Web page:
Thursday, April 29, 2010

Defending Goldman

Tuesday's spectacle in Congress with Senator Carl Levin's (D-Mi) committee grilling executives of Goldman, Sachs over their and the firm's activities in the mortgage markets was a perfect reminder of Churchill's view that "Democracy is the worst form of government, except for every other."

Some observations:

1. The senior executives defended themselves valiantly, the junior ones which were the four that appeared first, did less well, appearing more often than not, evasive. Now Monk should opine on this as this is his practice but certainly the entire group seemed a bit over overbriefed and instructed to be too careful by their attorneys. This was rather obvious when CFO David Viniar refused to opine on matters on which he was clearly an expert. I suppose the Goldman counsel have instructed that a battle with Congress cannot be won and therefore should not be fought and they'll try to win the case in court or settle without guilt. And I suppose a modest victory was that none of the Goldman employees or ex-employees gave the committee or Carl Levin the damning soundbite they so desperately wanted.

2. Without intimate familiarity with the details this case seems flimsy as you have sophisticated investors, an independent agency, ACA and there was give and take as to what securities should be included or excluded in the package. In any case the 3-2 decision by the commissioners suggest heavily that this charge was strongly politically motivated and came at a most fortuitous time coinciding with the financial regulation bill.

3. As having been involved intimately in the markets, barring the occurrence of actual fraud, the allegations and insinuations of Levin's committee is pure political pandering - and that goes for both sides of the aisle.

- "Betting against your clients": As Blankfein argued but to little avail since most senators and Americans have little idea what a market-maker is, if the client buys from Goldman, Goldman is necessarily short or less long in the case that they actually have the inventory. He's also absolutely right that the clients have no right to know what Goldman's overall position is or that it is relevant at all. Now Goldman employs some of the smartest folks in the room but who aren't always right. They famously called a super-spike in crude oil to $200 a barrel. It got to $147 before crashing to $32.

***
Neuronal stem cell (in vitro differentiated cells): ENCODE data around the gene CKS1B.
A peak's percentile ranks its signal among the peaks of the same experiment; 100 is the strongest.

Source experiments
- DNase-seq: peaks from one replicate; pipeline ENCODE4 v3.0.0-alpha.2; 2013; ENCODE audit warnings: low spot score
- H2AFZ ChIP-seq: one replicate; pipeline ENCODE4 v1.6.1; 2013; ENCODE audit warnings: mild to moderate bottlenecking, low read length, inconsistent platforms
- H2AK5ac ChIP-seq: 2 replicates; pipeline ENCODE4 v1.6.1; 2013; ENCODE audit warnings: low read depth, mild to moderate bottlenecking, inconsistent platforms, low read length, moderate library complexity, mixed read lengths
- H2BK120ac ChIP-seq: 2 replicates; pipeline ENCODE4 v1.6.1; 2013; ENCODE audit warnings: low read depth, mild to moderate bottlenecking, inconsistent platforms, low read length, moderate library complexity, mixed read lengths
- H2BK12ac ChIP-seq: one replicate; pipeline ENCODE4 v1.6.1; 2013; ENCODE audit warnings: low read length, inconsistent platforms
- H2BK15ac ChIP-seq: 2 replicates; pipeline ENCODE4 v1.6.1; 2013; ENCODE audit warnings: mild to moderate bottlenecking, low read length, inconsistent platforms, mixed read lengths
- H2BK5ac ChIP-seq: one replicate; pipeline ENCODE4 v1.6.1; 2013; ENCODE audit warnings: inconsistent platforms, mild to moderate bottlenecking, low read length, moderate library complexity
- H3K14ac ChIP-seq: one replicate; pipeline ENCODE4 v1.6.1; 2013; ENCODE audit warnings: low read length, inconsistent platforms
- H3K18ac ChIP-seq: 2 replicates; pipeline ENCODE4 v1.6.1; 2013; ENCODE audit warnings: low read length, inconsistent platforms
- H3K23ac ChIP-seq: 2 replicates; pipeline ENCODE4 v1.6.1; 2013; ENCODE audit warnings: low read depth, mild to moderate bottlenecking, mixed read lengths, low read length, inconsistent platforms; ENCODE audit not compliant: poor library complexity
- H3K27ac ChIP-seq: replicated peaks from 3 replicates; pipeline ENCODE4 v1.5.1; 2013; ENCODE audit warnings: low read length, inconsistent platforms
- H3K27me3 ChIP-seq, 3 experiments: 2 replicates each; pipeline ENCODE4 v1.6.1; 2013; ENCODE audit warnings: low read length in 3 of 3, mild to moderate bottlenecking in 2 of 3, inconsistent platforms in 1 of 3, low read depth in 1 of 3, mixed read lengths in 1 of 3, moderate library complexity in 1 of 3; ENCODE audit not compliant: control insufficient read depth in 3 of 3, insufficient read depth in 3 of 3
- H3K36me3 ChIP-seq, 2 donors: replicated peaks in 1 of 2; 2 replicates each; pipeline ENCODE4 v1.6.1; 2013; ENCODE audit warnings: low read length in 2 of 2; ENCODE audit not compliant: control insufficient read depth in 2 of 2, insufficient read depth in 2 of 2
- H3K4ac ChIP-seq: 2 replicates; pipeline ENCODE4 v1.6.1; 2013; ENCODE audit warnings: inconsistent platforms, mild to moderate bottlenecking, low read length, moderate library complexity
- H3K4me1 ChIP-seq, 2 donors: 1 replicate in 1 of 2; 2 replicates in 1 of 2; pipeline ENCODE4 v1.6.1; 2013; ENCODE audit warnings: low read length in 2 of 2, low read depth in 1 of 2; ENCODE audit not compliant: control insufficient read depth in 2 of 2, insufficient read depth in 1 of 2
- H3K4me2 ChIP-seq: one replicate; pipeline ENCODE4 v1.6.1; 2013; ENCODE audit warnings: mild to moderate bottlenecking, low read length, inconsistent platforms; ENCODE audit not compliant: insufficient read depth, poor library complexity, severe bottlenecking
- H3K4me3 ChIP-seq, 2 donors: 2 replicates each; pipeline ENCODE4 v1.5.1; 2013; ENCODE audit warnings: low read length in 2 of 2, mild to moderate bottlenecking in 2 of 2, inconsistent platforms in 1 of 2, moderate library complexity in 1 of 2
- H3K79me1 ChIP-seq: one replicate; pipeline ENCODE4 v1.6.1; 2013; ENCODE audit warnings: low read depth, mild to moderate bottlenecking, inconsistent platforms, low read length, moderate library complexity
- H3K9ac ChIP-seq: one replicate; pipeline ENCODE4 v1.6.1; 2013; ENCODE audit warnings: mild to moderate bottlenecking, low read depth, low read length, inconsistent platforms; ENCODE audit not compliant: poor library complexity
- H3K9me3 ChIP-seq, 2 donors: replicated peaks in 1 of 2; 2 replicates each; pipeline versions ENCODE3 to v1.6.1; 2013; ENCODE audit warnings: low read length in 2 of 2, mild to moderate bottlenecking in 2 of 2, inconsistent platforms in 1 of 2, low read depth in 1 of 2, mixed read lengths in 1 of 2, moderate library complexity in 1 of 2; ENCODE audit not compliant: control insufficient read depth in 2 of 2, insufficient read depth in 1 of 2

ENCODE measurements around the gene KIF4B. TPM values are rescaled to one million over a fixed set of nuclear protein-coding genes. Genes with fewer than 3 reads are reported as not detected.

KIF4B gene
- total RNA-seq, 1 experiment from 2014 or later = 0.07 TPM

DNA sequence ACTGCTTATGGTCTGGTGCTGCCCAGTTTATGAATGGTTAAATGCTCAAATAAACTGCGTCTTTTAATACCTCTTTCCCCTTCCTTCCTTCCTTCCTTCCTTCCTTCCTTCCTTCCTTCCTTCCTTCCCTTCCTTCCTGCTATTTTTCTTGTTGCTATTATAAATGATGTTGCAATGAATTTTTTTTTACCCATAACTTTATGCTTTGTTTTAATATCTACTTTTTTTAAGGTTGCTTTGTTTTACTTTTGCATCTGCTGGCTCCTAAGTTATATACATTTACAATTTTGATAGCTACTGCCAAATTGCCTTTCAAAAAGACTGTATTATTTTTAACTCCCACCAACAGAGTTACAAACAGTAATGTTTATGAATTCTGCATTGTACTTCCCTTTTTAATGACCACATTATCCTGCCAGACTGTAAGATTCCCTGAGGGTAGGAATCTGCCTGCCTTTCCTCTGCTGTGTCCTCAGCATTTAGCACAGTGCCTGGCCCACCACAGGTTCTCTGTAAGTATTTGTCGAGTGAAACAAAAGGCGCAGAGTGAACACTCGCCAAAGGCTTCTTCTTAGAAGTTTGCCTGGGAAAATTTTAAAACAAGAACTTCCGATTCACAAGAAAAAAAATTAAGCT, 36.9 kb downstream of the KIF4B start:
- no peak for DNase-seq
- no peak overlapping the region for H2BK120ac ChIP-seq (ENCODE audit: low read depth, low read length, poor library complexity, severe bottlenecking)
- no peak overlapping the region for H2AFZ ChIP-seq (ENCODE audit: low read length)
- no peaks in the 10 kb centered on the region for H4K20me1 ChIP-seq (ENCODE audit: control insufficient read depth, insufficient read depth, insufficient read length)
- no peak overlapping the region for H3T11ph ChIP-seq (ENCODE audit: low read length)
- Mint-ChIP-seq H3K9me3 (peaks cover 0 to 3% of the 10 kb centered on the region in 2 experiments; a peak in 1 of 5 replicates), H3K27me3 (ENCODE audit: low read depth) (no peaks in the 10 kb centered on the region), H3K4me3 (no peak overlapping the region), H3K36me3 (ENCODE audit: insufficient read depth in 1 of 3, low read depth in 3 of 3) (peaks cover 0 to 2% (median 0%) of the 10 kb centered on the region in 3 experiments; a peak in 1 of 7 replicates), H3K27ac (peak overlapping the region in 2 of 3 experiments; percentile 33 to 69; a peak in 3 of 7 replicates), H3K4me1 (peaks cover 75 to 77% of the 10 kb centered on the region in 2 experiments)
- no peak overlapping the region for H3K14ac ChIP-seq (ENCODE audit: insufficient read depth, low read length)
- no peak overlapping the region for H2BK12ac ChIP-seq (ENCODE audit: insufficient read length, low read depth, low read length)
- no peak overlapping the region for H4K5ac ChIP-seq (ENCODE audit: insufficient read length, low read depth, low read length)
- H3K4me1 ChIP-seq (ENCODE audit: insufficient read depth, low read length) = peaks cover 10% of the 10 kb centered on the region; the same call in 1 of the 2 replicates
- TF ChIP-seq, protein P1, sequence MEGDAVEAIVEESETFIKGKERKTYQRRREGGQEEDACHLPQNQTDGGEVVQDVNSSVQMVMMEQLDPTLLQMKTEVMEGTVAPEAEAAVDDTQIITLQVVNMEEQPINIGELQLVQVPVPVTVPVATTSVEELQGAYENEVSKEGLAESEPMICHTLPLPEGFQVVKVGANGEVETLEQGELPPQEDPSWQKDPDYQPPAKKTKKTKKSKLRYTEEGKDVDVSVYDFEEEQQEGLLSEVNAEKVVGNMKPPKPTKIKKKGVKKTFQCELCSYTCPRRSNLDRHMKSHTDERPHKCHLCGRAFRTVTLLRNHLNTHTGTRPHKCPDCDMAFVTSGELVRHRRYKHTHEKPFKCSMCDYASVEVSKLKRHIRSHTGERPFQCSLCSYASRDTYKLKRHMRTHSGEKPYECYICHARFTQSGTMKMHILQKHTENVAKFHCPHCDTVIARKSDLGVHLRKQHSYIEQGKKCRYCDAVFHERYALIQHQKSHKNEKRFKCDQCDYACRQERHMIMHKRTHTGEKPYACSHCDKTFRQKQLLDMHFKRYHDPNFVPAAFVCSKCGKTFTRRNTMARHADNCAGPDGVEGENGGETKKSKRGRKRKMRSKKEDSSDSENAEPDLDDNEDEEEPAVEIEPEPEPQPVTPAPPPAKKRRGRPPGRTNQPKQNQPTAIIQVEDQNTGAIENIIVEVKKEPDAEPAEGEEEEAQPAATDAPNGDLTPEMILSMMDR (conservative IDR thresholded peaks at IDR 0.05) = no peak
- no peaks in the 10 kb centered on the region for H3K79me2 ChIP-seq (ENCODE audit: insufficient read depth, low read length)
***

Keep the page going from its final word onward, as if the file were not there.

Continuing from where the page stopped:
- "Goldman knew the market was going down and still continued to sell this crap." This is just arrant stupidity- with the benefit of hindsight Goldman was right. I am not sure why no one thought to use the following example: In 1999 and early 2000 a lot of real smart folks thought the NASDAQ was stupidly overvalued at 4,000 and that it was ready for a fall. They were entirely right. Many of them also bet that way and were carried out feet first as the NASDAQ hit 5,000 before crumbling below 2000. For those of us in the money business, you must not only have the direction right BUT YOUR TIMING HAS TO BE CORRECT. Do we propose then that everyone who sold NASDAQ stocks (check a favorite of the time called CMGI) or led an IPO when they were uncertain of the future of the market was guilty?

- What makes a market, any market, is a difference of opinion and/or the market position of the participants. Why would a seller sell any product at a given price?
a. he thinks it will go lower before it goes higher
b. he can replace the item he sold more cheaply
c. he is naturally long inventory which decays (someone who sells eggs, or options)
The buyer has the converse view. So with sophisticated investors who invest in these products not only can the view be different on direction but it can often be in timing.

Anyone who is the business of selling any financial product needs to be rooting hard for Goldman to prevail- otherwise anything that you sell that drops in value will open you to charges of fraud. And if the SEC prevails one shudders to think how many other lawsuits will hit the docket (or are already on the way).

4. Many of those emails cited were unfortunate in their use of language. But if you are a Goldman or any bank employee and you think a market is going down and there are willing buyers your fiduciary duty to the firm and your shareholders is to sell. In this regard they are not investment advisers and have no duty to the other side of the transaction.

No comments: